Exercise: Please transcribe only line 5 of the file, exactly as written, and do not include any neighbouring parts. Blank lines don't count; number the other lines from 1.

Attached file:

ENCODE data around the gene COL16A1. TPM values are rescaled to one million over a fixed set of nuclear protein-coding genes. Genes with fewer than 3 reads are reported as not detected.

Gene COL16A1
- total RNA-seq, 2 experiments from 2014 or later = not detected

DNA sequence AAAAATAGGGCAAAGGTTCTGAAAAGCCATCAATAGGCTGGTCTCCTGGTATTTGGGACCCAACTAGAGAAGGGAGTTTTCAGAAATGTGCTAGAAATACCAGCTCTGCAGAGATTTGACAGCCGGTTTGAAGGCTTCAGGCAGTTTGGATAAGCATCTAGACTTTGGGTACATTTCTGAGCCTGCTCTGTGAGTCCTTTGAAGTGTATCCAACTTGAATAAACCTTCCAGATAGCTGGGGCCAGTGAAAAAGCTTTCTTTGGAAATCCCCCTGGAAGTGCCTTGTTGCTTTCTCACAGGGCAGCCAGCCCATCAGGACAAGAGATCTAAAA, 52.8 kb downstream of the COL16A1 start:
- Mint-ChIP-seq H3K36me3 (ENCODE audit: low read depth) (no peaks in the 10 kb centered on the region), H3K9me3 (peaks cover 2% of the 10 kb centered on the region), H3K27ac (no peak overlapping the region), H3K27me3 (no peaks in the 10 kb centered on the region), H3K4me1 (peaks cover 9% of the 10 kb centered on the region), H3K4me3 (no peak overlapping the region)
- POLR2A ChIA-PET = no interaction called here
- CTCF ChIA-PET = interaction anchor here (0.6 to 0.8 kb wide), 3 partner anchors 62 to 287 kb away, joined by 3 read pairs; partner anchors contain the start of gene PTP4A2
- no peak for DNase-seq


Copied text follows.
- Mint-ChIP-seq H3K36me3 (ENCODE audit: low read depth) (no peaks in the 10 kb centered on the region), H3K9me3 (peaks cover 2% of the 10 kb centered on the region), H3K27ac (no peak overlapping the region), H3K27me3 (no peaks in the 10 kb centered on the region), H3K4me1 (peaks cover 9% of the 10 kb centered on the region), H3K4me3 (no peak overlapping the region)